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WGC BOINC, is it a new and possibly better way to stress test?

Discussion in 'Overclocking & Cooling' started by dark2099, Apr 12, 2009.

  1. dark2099

    dark2099

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    Just had this little idea pop into my head, but is it possible that the WGC/BOINC client is a better way of stressing an OC and testing for stability? The thing with Prime, OCCT, Orthos, Intel IMG Burn, and all the others I am probably missing, is that they always put heavy load and high heat. But a constant. Now I figure there are only a hand full of times when a CPU is at a constant amount of load, idle, off, and stressing. Now I am not expert, but I would imagine your system is under a more erratic and varying amount of load when you are using it. Chatting with friends, browsing the web, maybe visiting a site like YouTube, listen to music. So it is grabbing bits of data here and there rather than all the time. Now much like F@H, different work units produce different amounts of stress, and with the client being multi threaded, the various combination's probably produce different stress. And I think it might even do a good job of testing the ram too due to the fact that when I started testing my OC of 4.2GHz about 20 minutes ago, I was using 1.88GB of ram and now am using 2.13GB, so it does gradually use more. Feel free to comment as you like.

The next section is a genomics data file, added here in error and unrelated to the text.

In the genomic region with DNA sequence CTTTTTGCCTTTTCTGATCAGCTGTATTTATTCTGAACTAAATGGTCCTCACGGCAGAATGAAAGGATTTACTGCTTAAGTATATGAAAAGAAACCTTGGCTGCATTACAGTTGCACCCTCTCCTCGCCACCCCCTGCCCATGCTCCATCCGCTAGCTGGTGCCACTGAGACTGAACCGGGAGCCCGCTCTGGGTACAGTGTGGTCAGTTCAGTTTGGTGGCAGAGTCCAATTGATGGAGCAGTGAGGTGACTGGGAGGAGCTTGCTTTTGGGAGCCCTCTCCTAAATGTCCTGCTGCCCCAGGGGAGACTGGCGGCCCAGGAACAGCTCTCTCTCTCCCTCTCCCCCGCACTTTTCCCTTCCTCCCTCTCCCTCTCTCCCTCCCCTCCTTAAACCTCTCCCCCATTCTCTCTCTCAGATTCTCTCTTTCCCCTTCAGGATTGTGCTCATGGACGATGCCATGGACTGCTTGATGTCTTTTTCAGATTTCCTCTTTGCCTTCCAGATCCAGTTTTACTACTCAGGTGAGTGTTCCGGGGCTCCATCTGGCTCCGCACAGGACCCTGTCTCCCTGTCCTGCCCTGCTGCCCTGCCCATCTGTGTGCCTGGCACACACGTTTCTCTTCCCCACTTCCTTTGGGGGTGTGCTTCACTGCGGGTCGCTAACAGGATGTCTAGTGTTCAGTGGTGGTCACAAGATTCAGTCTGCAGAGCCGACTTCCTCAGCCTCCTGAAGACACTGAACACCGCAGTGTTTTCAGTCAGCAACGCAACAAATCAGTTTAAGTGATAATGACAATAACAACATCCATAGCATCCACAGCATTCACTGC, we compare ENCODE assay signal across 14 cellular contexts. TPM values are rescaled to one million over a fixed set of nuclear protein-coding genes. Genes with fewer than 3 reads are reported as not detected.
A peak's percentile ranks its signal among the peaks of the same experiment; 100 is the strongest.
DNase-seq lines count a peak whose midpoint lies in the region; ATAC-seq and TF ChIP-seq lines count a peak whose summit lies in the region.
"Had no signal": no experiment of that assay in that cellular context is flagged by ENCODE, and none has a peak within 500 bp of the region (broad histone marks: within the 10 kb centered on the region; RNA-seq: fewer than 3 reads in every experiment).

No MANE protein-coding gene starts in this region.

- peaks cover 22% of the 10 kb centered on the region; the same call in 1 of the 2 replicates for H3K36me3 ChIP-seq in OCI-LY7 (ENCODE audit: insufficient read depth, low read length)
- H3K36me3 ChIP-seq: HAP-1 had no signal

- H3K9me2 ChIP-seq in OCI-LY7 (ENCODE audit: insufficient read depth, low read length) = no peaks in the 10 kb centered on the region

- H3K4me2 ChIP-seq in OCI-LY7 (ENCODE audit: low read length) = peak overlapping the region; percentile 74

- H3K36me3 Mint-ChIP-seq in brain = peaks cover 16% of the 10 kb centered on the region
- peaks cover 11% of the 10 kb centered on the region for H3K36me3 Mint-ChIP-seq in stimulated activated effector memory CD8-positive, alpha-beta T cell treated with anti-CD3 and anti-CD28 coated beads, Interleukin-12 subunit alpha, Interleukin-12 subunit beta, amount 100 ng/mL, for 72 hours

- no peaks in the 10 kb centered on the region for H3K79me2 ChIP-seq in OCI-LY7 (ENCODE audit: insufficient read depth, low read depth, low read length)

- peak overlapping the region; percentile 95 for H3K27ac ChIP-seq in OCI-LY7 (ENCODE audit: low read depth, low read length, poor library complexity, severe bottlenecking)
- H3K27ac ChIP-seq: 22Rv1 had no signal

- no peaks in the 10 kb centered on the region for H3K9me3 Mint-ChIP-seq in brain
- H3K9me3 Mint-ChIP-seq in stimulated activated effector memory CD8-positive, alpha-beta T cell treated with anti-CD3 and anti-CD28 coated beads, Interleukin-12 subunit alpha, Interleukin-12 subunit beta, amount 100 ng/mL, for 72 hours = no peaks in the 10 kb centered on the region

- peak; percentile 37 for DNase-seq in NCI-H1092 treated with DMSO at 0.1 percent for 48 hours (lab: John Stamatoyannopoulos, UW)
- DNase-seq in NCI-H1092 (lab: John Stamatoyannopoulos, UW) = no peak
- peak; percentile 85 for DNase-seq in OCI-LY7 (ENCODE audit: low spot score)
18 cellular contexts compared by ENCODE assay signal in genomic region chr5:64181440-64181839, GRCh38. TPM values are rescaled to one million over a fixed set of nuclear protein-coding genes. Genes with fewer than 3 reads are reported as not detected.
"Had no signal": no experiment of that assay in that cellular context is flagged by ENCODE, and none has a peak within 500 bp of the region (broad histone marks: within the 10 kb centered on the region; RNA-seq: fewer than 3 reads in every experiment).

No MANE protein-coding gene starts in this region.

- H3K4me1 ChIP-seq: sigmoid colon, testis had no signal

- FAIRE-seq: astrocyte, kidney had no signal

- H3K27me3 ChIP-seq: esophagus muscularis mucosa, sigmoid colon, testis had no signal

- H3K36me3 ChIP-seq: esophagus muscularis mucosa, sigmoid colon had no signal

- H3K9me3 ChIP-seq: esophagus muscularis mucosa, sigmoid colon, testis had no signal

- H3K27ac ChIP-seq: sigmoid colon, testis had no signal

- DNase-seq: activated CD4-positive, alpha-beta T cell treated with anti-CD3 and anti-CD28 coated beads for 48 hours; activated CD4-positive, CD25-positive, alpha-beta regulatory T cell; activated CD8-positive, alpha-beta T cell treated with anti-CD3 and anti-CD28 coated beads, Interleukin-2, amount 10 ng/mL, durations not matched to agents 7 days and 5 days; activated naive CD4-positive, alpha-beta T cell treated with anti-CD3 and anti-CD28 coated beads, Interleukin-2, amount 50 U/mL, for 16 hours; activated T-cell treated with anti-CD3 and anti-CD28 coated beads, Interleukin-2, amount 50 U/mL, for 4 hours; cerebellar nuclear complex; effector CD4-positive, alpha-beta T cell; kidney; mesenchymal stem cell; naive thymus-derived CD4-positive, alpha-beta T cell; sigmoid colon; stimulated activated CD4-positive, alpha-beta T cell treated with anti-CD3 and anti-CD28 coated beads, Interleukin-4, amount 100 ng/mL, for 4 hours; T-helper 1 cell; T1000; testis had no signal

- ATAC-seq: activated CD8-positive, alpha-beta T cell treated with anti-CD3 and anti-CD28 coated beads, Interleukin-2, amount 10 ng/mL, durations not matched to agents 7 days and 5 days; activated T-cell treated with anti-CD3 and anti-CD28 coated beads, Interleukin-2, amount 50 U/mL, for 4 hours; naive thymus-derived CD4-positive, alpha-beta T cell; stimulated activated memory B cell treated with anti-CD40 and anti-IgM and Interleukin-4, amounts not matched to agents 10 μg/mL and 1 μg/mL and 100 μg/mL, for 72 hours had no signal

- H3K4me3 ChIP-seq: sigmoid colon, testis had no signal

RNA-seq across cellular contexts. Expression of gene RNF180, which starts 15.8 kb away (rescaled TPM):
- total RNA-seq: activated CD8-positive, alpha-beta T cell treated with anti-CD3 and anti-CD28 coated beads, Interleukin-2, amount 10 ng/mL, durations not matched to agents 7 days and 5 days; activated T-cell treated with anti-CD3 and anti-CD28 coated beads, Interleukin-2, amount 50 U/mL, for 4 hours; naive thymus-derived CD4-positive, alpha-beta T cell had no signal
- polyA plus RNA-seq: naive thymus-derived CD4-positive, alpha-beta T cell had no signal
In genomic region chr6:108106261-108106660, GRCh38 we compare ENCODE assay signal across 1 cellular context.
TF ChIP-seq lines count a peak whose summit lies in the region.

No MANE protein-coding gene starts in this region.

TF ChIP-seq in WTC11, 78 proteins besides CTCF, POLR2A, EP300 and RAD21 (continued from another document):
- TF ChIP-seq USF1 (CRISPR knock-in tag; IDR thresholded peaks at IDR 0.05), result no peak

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  2. dark2099

    dark2099

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    No one to comment on this?
     
  3. h3llb3nd4

    h3llb3nd4 New Member

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    I would rather stick to coredamage, occt and the likes, because WGC does not really stress the CPU that much(I still can play COD4 with good framerates...)...
     
  4. dark2099

    dark2099

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    Do you allow for the WGC client to use 100% of your CPU or have you limited it?
     
  5. h3llb3nd4

    h3llb3nd4 New Member

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    I have played COD4 with 80%:) but I normally use 60%
     
  6. 4x4n

    4x4n Xtreme Refugee

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    The reason for this is that WCG uses the boinc client and will only run when there are free cycles available. It's designed to run in the background and be unnoticeable to everyday activities. It does not stress your cpu as much as prime, occt, etc, but leave a machine on crunching 24/7 and if it's not stable you will get errors.
     
  7. h3llb3nd4

    h3llb3nd4 New Member

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    After turning it to 100% for about 10 seconds I quickly turned it back...It was increasing by 1 degree celsius for every 1 secon passed...
     
  8. Mark099 New Member

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    I have been using WCG/BOINC as a measure of stability for years. Your idea is not new. My computers run BOINC @ 100% 24/7/365. It may not stress your CPU as much as other stress tests, but it's a good measure of a stable overclock.

    My Core i7 920 is overclocked to 3.4Ghz with stock volts. The hottest core rarely gets above 57*C while running BOINC. I have 8 threads running, which is great for producing a lot of results.
     

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